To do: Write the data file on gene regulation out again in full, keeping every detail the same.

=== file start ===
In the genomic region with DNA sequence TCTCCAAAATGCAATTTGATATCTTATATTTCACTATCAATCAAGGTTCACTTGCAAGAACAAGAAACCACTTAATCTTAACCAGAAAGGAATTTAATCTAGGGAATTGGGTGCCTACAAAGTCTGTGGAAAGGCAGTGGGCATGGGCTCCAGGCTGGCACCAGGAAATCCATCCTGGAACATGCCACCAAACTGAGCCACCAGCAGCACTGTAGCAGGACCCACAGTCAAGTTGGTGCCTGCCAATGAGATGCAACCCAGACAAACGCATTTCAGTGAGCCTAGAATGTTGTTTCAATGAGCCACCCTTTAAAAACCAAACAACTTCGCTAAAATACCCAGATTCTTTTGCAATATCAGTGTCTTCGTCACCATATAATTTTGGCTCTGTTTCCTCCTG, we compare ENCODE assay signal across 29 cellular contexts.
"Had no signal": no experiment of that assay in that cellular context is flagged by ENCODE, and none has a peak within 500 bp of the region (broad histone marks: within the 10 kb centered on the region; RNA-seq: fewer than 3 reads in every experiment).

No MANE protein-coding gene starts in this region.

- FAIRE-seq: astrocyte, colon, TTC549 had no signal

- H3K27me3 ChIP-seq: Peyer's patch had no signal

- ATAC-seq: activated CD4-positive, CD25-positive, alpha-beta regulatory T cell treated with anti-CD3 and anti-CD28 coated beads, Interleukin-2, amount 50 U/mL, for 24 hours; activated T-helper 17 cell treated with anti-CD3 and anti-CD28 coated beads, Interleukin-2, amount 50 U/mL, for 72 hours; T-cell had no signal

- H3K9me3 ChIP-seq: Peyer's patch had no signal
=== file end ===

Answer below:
In the genomic region with DNA sequence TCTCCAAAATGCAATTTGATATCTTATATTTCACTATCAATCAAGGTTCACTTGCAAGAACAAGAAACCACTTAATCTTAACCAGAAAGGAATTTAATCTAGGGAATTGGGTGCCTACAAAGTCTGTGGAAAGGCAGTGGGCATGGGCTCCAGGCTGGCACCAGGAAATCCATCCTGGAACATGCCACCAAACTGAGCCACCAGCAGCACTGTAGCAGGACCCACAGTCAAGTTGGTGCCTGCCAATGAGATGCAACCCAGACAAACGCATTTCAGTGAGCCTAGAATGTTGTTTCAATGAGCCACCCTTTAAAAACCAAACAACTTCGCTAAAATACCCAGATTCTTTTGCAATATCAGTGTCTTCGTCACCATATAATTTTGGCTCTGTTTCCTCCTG, we compare ENCODE assay signal across 29 cellular contexts.
"Had no signal": no experiment of that assay in that cellular context is flagged by ENCODE, and none has a peak within 500 bp of the region (broad histone marks: within the 10 kb centered on the region; RNA-seq: fewer than 3 reads in every experiment).

No MANE protein-coding gene starts in this region.

- FAIRE-seq: astrocyte, colon, TTC549 had no signal

- H3K27me3 ChIP-seq: Peyer's patch had no signal

- ATAC-seq: activated CD4-positive, CD25-positive, alpha-beta regulatory T cell treated with anti-CD3 and anti-CD28 coated beads, Interleukin-2, amount 50 U/mL, for 24 hours; activated T-helper 17 cell treated with anti-CD3 and anti-CD28 coated beads, Interleukin-2, amount 50 U/mL, for 72 hours; T-cell had no signal

- H3K9me3 ChIP-seq: Peyer's patch had no signal